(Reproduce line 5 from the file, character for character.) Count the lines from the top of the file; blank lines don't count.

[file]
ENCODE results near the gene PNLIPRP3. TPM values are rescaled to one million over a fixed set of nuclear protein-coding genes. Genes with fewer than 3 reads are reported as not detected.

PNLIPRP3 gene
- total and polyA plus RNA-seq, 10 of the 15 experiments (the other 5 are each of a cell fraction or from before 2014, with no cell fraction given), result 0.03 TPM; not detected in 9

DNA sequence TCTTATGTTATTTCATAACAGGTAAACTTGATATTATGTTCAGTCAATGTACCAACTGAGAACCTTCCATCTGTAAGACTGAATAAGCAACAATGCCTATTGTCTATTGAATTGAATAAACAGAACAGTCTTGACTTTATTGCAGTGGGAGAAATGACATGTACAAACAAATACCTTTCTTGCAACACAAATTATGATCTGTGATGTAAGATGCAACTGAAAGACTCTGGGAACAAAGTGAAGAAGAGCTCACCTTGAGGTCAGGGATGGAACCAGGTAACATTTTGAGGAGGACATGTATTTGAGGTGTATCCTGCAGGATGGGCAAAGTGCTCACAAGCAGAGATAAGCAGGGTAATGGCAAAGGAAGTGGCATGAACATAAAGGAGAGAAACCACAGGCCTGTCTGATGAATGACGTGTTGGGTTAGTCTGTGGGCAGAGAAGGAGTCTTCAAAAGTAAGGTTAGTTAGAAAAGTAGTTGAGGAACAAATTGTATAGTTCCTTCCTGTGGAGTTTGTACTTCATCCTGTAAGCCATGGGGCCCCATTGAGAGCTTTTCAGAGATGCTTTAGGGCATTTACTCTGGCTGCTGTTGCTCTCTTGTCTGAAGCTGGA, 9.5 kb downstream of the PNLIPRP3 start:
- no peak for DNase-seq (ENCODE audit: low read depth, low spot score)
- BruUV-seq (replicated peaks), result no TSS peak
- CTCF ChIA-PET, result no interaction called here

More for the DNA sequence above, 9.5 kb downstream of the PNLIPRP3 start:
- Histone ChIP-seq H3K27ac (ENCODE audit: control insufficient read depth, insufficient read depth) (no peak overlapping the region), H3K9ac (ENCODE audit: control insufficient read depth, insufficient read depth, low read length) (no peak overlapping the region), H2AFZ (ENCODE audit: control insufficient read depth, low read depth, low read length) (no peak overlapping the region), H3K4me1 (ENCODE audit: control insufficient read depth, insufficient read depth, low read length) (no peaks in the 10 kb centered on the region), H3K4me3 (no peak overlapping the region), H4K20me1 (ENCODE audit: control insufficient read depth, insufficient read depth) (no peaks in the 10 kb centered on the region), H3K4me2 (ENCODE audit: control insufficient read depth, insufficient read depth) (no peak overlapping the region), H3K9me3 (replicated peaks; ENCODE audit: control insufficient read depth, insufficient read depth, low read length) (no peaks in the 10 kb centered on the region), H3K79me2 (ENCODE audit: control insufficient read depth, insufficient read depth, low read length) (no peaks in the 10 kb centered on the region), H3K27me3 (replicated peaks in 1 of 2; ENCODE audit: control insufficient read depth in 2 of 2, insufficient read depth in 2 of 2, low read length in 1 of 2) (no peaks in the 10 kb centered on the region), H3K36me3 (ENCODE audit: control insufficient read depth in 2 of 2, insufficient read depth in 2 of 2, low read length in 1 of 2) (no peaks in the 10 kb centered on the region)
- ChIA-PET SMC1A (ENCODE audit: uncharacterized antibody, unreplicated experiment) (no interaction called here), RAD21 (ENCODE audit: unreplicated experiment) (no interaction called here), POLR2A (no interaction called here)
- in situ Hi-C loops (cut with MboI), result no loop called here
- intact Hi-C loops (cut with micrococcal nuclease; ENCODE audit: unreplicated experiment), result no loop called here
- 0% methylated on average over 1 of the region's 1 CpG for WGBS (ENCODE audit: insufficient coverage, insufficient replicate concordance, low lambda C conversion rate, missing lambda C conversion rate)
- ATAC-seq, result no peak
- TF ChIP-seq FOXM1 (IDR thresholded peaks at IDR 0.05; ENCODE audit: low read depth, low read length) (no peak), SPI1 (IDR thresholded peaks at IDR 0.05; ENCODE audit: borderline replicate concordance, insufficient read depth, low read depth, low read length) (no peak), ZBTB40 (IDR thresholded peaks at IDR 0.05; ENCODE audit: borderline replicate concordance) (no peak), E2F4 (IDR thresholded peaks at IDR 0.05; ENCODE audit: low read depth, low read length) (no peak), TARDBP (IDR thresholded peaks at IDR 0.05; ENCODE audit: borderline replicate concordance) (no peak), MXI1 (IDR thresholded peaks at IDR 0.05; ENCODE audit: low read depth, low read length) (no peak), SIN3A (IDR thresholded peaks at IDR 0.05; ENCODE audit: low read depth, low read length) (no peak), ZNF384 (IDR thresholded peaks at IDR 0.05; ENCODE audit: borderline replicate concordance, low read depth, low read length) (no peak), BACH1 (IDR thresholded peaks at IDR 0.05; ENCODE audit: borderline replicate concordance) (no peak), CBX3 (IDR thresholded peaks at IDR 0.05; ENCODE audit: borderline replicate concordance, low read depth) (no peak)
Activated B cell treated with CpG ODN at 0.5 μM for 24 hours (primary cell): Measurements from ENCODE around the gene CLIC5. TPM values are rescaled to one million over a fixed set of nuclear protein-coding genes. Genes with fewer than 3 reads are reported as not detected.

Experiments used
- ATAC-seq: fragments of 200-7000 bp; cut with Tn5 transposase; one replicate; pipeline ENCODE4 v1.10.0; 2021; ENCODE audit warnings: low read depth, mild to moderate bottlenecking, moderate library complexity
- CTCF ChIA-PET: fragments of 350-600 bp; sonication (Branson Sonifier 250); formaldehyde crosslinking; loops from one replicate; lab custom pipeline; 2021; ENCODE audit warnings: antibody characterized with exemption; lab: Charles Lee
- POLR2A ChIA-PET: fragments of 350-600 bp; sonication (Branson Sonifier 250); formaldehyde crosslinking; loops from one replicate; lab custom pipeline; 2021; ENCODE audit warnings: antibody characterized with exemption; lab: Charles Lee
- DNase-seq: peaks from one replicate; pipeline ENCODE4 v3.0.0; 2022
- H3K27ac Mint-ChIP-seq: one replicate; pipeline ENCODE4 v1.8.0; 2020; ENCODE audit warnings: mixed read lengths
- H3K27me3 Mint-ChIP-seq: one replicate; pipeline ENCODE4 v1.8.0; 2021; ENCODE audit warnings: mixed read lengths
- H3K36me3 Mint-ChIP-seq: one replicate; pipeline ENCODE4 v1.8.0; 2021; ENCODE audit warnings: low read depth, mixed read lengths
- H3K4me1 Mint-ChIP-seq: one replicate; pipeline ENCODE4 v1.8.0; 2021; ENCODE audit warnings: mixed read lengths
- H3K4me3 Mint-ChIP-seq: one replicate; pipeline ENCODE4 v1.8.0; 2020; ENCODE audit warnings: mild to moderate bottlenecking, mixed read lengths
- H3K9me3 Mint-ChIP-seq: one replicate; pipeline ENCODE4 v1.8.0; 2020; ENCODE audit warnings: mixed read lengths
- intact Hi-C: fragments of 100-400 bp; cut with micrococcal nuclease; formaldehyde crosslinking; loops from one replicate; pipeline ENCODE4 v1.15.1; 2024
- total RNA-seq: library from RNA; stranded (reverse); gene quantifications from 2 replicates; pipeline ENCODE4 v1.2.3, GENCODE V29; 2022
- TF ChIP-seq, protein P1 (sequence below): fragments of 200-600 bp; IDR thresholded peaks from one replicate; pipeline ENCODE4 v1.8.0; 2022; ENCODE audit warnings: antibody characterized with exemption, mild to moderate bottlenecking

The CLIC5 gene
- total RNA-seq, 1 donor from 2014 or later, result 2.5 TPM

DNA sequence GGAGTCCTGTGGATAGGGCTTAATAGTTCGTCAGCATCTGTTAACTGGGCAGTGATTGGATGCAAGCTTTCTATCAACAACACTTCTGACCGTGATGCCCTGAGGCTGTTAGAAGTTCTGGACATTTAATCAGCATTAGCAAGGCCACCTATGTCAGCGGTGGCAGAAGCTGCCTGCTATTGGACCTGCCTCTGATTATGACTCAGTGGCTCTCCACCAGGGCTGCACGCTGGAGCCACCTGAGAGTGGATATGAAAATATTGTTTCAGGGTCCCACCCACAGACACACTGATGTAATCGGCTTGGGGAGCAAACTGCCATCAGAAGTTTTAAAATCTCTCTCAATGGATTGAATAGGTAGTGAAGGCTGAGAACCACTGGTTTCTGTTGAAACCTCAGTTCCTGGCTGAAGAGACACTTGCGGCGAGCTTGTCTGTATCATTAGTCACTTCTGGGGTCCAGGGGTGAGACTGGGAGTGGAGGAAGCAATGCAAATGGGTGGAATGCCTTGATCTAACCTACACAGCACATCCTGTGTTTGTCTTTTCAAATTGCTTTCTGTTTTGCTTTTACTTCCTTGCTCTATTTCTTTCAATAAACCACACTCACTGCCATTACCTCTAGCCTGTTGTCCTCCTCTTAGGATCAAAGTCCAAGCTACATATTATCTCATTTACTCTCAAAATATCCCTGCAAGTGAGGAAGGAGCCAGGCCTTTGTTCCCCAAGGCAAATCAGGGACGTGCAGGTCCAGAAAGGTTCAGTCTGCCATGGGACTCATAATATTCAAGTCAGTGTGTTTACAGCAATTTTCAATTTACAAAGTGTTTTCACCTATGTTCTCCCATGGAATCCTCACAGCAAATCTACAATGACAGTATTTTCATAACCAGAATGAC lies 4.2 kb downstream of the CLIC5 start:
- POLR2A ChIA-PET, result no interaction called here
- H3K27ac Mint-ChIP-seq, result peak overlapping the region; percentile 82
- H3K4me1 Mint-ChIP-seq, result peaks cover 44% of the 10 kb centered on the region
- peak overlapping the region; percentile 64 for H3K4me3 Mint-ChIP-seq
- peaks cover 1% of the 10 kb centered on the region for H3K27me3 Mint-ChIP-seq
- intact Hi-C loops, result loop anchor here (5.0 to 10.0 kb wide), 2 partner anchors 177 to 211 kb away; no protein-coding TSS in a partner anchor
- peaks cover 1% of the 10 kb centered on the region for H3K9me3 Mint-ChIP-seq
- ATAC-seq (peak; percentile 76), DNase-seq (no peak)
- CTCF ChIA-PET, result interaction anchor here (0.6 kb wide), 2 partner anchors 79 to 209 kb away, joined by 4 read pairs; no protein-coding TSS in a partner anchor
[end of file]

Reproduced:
- no peak for DNase-seq (ENCODE audit: low read depth, low spot score)